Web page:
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A personal account of a trip on the world's most dangerous road. With some photos from the road showing the vehicles and snow.

The Manali to Leh highway in northern India is considered one of the greatest road trips in the world according to one of the world’s most trusted travel guides, Lonely Planet. Having recently returned from this magical and equally hazardous land, I thought I’d share my experience on this dangerous highway in the beautiful Himalayas.

 

The road is astonishingly attractive, rugged and crazy all in equal measure. For our journey we hired a Toyota Innova and an Indian gentlemen by the name of Titu. With three friends we made our start from Old Manali at 5am. For the two-day journey with one overnight stop, we paid the equivalent of 180 pounds for our transport collectively. As there were five of us it worked out at a bargain of 36 pounds per seat.

 

The first five hours were spent travelling up to the Rohtang  pass standing at a mighty 4500m in the Himalayas. The drive was very memorable for somewhat surprising reasons ­– not just because of the scenery! In the summer time Manali and the Rohtang pass become a playground for domestic Indian tourists donning seemingly obligatory 80s snowsuits. The sheer number of people looking for a quick glimpse of snow leads to a five hour traffic jam in the 30km ride to the snowline. Having left at 5am we made our way past the central attraction of snow and past the hordes of tourists at 10am. I couldn’t quite believe what my eyes had just witnessed: tons of Indians  waiting five hours in smelly snowsuits at the crack of dawn for a glimpse of some brown snow!

 

After we traversed through the slushy roads and above the tree line we got some of the most beautiful and breathtaking views I have ever seen. After a one hour descent to 3000m we made our way through the valley traversing a raging river full of melt water and past green little villages which are the only shoots of greenery in the otherwise semi-arid conditions.

 

The road was in appalling condition. Despite hundreds of workers bravely fighting the elements to keep the road open in the most dangerous and challenging conditions, the highway is more like a flooded dirt track at this altitude. On our second day of traveling from Keylong to Leh, we were delayed by more than 6 hours. Notable delays include: a landslide (two hours), an avalanche (three hours), a broken bridge (one hour) and a section of the road that had essentially turned into a one-metre deep river. Here, a car the same model and type as ours got completely stuck while people tried to pull it through the river. This last delay at 5pm led to many people to announce that we were most likely going to be stuck for the night! However, after much effort and an enormous amount of arguing, the vehicle was pulled begrudgingly through the mini waterfall and onto the dirt track the other side. We were worried and nervous about getting stuck, but our driver Titu took it with amazing ease much to our collective delight. What was most amazing about the road and the delays was that only one driver owned a shovel and I only saw one sledgehammer despite the likely hood of one of these events occurring on trip on this road. Despite this the road was cleared and repaired every time by brute force and the use of this most basic of tools.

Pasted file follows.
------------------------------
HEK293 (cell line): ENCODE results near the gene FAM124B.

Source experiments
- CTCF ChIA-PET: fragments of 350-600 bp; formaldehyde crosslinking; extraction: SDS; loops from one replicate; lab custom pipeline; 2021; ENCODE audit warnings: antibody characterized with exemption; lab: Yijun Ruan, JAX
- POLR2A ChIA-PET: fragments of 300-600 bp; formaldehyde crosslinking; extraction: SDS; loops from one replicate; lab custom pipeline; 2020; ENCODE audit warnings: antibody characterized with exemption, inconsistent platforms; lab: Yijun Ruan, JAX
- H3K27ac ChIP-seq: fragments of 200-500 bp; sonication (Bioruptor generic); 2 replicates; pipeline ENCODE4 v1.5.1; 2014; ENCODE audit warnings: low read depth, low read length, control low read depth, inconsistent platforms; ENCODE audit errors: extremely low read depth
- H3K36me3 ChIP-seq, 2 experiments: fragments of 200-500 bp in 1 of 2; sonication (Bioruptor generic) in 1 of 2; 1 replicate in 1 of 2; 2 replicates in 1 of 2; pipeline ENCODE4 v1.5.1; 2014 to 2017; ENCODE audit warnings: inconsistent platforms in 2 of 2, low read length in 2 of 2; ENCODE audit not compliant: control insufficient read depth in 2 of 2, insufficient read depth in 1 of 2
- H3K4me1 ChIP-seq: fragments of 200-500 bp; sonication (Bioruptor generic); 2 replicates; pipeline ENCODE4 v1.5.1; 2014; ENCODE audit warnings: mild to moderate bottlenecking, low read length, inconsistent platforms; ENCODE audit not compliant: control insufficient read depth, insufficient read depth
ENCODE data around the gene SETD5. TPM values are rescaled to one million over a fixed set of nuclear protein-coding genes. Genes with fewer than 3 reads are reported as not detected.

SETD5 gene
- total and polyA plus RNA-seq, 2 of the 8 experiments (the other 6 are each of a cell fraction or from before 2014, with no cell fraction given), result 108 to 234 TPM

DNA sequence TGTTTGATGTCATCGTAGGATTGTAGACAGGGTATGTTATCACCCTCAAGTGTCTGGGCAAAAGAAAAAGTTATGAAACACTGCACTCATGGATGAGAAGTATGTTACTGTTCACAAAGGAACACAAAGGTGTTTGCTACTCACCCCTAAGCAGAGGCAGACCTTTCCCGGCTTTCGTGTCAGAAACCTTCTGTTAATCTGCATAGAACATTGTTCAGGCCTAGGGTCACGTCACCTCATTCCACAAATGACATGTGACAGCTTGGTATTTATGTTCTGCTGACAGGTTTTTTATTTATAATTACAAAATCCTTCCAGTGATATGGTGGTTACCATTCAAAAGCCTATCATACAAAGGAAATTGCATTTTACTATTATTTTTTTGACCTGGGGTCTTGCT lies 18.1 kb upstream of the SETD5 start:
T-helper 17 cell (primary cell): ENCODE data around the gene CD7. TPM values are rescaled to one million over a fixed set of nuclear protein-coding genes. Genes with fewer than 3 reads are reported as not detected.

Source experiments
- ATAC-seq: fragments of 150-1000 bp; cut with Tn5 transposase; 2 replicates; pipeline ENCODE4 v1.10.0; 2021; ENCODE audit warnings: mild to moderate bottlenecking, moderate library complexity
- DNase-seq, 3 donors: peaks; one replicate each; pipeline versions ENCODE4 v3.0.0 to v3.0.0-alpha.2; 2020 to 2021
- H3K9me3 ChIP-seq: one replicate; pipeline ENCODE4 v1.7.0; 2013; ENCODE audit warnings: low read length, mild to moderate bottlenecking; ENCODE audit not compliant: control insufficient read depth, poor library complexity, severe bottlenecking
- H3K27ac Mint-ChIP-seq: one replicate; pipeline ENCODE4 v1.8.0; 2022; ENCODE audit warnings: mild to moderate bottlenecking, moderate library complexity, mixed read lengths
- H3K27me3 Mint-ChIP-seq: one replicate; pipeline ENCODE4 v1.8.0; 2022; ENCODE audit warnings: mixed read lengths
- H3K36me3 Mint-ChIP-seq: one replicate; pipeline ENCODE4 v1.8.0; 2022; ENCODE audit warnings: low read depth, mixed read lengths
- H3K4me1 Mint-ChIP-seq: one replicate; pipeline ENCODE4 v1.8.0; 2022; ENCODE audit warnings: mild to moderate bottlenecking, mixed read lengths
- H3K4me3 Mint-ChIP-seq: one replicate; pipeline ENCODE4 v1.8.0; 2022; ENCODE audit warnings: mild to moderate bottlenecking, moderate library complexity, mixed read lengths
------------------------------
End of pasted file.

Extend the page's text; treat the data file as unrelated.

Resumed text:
After nearly 30 hours of travelling, five military check points and 500km we arrived into Leh, Ladakh, our final destination, just after midnight having left Keylong at 5 am that morning.

 

Verdict: This was certainly the most dangerous and hardcore drive of my life. If it wasn’t for our fantastic driver with 15 years of Himalayan driving experience I may have felt considerably more scared and unsafe. The dangers of altitude sickness, landslides, avalanches and roads that have been eroded by the copious amounts of melted snow make the Manali to Leh highway the most dangerous road that I have ever travelled. And definitely one of the most dangerous roads in the world.

 

Key facts of the road 

·      Open from late May to September

·      Maintained by the BRO (Border Roads Organization)

·      Average elevation 4,000m

·      Highest pass is the Taglang La at 5,328m – The second highest road pass in the world

·      Length – 490km

·      Average journey 20 hours

 

Want more transport related stories? why not check out the rest of our transport blog

 

[Images courtesy ElspethVelten.com

 

 

 

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